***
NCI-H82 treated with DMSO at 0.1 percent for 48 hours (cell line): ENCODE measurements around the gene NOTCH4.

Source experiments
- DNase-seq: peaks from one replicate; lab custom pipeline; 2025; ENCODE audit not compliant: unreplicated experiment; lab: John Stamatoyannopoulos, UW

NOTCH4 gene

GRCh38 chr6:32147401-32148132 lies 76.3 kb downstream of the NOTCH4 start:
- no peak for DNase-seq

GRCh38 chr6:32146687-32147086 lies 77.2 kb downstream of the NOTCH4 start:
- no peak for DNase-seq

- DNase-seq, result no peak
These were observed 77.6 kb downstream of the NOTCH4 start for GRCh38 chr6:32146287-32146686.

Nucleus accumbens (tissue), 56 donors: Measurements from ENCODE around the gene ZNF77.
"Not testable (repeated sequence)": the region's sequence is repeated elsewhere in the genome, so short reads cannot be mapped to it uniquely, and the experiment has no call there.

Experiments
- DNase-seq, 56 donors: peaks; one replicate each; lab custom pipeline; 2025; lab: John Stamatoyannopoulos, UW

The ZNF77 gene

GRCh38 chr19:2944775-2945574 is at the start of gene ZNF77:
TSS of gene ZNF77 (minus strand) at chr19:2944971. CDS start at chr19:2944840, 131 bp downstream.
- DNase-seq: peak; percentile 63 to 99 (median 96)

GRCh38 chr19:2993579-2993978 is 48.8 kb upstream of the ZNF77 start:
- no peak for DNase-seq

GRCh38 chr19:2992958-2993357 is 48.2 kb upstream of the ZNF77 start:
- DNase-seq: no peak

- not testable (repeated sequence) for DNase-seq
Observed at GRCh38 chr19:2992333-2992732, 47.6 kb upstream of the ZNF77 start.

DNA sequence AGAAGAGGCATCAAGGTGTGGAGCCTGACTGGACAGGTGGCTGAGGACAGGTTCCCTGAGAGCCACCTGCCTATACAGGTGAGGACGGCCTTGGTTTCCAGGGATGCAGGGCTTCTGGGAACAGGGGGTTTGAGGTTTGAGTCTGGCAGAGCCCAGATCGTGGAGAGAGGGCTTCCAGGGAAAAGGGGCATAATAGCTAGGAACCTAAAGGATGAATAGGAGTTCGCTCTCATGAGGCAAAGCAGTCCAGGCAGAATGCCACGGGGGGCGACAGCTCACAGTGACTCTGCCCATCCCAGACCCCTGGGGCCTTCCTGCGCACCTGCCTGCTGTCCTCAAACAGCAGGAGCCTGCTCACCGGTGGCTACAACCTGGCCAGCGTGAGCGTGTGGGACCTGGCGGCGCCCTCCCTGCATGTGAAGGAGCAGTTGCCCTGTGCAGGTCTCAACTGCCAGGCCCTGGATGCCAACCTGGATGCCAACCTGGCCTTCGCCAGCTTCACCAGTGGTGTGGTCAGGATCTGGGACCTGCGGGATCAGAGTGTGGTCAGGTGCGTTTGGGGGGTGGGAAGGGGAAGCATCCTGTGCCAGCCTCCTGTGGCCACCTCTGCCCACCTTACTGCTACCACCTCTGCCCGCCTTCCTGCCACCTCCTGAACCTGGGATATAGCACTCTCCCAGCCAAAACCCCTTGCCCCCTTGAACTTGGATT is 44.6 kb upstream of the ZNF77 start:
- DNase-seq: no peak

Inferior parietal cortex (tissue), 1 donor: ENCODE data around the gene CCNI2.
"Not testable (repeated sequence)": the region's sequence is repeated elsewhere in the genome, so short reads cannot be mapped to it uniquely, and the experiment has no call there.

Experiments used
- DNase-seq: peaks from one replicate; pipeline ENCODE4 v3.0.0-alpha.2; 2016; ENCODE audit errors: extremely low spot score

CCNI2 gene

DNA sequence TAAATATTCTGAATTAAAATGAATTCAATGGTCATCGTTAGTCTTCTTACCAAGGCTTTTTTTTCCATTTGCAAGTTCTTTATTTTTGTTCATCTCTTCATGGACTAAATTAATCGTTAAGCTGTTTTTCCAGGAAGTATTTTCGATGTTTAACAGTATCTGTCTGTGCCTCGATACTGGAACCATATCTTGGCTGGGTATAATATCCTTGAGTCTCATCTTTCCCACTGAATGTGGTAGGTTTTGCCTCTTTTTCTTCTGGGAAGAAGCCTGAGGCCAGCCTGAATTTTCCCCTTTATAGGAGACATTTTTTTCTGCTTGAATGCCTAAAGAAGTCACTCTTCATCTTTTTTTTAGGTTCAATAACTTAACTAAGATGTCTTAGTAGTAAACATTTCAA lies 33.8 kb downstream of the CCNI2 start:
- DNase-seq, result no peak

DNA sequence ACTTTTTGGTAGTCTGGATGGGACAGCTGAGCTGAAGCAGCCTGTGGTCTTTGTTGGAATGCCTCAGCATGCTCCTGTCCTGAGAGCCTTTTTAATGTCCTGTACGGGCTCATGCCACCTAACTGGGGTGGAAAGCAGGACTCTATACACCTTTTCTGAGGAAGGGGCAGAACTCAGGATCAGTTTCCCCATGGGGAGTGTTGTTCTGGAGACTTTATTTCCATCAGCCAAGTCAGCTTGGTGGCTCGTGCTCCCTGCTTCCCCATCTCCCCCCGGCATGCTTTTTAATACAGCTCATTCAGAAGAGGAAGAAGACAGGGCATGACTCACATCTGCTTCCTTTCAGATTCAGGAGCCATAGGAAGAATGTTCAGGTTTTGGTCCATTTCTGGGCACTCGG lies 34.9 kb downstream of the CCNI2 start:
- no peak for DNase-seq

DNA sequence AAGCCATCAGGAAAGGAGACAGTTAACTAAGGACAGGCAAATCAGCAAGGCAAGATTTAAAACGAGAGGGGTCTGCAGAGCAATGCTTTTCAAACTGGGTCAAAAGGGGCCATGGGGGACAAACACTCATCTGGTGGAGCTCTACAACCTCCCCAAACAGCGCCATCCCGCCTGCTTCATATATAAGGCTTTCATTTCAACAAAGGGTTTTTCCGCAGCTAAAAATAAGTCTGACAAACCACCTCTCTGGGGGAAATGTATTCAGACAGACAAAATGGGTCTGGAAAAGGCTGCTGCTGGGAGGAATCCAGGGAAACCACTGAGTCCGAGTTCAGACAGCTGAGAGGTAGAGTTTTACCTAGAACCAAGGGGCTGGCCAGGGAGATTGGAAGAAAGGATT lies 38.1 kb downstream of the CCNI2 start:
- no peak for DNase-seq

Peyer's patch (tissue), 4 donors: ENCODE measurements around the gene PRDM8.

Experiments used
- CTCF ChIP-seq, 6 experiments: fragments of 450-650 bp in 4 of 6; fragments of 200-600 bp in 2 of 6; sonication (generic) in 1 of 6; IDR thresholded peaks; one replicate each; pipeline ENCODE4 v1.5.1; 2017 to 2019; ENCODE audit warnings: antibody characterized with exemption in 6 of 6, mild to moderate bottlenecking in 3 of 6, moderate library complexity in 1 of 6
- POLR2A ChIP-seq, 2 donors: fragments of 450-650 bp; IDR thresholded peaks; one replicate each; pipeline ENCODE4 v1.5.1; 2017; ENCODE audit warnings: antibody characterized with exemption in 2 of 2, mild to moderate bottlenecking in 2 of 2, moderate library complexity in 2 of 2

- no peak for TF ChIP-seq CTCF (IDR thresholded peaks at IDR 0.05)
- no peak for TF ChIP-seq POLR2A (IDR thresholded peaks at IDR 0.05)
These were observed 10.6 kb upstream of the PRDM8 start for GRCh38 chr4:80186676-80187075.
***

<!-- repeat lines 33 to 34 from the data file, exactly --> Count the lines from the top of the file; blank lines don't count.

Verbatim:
- DNase-seq, result no peak

DNA sequence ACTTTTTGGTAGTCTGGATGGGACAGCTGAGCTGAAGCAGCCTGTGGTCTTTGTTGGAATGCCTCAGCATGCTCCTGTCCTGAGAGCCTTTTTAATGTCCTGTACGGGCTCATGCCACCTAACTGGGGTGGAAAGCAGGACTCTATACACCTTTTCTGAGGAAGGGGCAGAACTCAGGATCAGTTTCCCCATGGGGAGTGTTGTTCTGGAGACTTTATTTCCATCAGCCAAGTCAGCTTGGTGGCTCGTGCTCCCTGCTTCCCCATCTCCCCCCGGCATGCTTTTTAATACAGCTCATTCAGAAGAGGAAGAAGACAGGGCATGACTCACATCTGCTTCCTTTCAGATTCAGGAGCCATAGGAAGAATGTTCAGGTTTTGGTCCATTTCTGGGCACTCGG lies 34.9 kb downstream of the CCNI2 start: